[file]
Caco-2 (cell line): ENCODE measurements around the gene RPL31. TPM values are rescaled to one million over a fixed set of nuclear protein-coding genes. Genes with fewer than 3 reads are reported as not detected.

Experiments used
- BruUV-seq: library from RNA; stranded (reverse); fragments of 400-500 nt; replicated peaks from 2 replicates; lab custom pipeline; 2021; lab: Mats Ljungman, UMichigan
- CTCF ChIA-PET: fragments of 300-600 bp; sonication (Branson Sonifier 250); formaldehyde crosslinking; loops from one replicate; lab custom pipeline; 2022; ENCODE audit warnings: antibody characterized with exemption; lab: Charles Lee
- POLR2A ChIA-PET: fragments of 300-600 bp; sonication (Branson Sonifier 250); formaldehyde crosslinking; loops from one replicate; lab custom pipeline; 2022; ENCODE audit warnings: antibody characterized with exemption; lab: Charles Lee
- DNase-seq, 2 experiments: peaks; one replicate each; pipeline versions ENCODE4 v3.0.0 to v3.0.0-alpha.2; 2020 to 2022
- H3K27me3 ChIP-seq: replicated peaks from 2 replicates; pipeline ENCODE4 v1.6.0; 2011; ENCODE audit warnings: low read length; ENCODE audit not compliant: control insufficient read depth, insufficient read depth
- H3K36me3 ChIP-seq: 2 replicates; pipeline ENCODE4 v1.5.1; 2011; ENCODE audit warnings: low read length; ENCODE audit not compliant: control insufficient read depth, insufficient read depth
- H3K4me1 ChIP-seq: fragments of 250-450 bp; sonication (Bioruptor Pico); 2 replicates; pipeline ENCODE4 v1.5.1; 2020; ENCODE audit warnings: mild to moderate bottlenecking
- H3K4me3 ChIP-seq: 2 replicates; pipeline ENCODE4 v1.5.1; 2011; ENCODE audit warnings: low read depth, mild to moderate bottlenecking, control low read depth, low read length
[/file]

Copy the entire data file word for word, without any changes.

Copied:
Caco-2 (cell line): ENCODE measurements around the gene RPL31. TPM values are rescaled to one million over a fixed set of nuclear protein-coding genes. Genes with fewer than 3 reads are reported as not detected.

Experiments used
- BruUV-seq: library from RNA; stranded (reverse); fragments of 400-500 nt; replicated peaks from 2 replicates; lab custom pipeline; 2021; lab: Mats Ljungman, UMichigan
- CTCF ChIA-PET: fragments of 300-600 bp; sonication (Branson Sonifier 250); formaldehyde crosslinking; loops from one replicate; lab custom pipeline; 2022; ENCODE audit warnings: antibody characterized with exemption; lab: Charles Lee
- POLR2A ChIA-PET: fragments of 300-600 bp; sonication (Branson Sonifier 250); formaldehyde crosslinking; loops from one replicate; lab custom pipeline; 2022; ENCODE audit warnings: antibody characterized with exemption; lab: Charles Lee
- DNase-seq, 2 experiments: peaks; one replicate each; pipeline versions ENCODE4 v3.0.0 to v3.0.0-alpha.2; 2020 to 2022
- H3K27me3 ChIP-seq: replicated peaks from 2 replicates; pipeline ENCODE4 v1.6.0; 2011; ENCODE audit warnings: low read length; ENCODE audit not compliant: control insufficient read depth, insufficient read depth
- H3K36me3 ChIP-seq: 2 replicates; pipeline ENCODE4 v1.5.1; 2011; ENCODE audit warnings: low read length; ENCODE audit not compliant: control insufficient read depth, insufficient read depth
- H3K4me1 ChIP-seq: fragments of 250-450 bp; sonication (Bioruptor Pico); 2 replicates; pipeline ENCODE4 v1.5.1; 2020; ENCODE audit warnings: mild to moderate bottlenecking
- H3K4me3 ChIP-seq: 2 replicates; pipeline ENCODE4 v1.5.1; 2011; ENCODE audit warnings: low read depth, mild to moderate bottlenecking, control low read depth, low read length